With regard to the follow-up on the recommendations formulated to Jamaica in the First Round of this Mechanism, the following advances are noted: the adoption of the Judicial Guidelines of 2012 as well as the enactment of the Financial Management Regulations, 2011.

Some of the recommendations still pending from the First Round or have been reformulated address issues such as: encouraging the implementation of a code of ethics for Senators and Members of the House of Representatives, including mechanisms for violations; develop provisions that limit participation by former public servants in situations that could involve taking undue advantage of oneís status as a former public servant for an appropriate period of time; establish reporting obligations for those public officials and employees who are currently not required to report to appropriate authorities, acts of corruption in the performance of public functions of which they are aware; and make public on the Access to Information Unit website, its annual and quarterly reports.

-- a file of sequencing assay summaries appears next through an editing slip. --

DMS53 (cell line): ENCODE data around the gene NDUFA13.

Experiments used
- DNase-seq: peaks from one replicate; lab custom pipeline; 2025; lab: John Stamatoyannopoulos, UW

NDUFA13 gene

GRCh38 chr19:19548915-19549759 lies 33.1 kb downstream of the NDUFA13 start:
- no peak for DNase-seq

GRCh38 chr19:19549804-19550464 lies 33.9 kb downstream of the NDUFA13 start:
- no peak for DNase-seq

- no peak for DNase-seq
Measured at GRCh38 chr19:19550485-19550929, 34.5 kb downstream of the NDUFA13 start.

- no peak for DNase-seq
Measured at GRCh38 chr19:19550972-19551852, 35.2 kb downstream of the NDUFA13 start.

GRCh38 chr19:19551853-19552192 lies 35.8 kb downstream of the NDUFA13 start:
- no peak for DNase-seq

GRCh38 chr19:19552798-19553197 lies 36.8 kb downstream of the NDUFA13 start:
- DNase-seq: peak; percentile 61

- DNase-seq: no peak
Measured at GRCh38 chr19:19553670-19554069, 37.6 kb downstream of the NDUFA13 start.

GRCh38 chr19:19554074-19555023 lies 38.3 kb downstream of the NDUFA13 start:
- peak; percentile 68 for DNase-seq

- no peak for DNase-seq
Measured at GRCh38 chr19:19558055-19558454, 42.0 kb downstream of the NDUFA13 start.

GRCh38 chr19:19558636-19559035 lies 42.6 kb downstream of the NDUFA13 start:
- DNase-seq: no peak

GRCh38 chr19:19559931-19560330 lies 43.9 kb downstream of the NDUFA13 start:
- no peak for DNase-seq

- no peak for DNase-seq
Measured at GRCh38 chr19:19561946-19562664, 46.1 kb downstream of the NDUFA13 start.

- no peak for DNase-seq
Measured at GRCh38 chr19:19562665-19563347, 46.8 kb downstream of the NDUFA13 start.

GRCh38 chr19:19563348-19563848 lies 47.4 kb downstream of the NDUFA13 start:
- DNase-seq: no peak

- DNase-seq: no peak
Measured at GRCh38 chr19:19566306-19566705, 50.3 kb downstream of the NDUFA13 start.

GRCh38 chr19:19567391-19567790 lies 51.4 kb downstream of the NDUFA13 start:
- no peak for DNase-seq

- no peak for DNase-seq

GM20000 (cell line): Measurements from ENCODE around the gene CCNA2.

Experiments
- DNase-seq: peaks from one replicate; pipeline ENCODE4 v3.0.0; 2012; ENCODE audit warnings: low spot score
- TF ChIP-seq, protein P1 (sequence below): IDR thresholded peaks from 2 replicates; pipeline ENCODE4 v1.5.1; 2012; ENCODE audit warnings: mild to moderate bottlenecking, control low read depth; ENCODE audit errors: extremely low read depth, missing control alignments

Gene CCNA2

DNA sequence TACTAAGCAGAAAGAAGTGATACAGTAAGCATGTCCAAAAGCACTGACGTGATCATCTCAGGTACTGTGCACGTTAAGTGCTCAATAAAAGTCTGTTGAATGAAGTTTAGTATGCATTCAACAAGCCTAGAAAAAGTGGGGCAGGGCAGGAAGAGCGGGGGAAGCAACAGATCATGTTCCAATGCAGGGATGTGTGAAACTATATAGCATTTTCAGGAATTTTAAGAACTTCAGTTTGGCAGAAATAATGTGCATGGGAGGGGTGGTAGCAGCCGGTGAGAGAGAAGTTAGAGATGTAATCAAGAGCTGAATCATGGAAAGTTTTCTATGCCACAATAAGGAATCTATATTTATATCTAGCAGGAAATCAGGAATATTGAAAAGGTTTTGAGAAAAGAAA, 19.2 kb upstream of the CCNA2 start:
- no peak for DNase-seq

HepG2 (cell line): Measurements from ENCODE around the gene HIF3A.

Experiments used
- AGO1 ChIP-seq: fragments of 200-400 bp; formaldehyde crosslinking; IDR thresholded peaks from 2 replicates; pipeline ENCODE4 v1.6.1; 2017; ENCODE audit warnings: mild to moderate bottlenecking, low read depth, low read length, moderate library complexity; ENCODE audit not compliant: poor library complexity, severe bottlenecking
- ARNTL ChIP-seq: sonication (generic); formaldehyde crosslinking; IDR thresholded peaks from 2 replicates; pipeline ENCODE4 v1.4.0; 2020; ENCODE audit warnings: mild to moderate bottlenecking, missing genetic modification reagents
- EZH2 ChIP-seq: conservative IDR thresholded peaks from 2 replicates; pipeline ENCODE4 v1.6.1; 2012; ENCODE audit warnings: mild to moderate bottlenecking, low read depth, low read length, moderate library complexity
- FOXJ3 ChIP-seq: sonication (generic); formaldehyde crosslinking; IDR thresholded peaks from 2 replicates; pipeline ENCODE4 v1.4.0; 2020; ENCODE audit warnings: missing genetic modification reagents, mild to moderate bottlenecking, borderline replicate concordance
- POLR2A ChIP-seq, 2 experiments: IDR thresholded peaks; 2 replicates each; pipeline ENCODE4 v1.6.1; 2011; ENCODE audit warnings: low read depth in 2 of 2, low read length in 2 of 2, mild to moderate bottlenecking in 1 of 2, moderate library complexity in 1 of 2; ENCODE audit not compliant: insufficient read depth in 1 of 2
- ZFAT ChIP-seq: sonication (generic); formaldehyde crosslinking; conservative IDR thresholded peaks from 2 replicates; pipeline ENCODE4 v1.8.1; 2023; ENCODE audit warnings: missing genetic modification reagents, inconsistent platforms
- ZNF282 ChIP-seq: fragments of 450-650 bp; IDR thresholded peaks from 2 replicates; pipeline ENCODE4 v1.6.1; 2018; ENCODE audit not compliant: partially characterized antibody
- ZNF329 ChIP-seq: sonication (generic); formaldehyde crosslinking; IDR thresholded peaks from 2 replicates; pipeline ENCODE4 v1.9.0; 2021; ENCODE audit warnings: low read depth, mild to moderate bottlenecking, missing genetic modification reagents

Jamaica also provided information, for inclusion in the report, a best practice for conducting an audit that ensures that the information provided is comprehensive, accurate and relevant, as contained in an Audit Procedural Manual.

During this Twenty-Fourth Meeting, similar reports were adopted for Belize, Grenada, Haiti, Saint Vincent and the Grenadines and Suriname. The Jamaica report adopted by the Committee, as well as those of the aforementioned countries, is available here

           


For more information, please visit the Anti-corruption Portal of the Americas.

Edition Nį 188 - September 2014

What is the MESICIC?

The Mechanism For Follow-up on the Implementation of the Inter-American Convention against Corruption, known as MESICIC for its Spanish acronym, is a tool to support the development of the Inter-American Convention against Corruption through cooperation between States Parties.

Read more hereÖ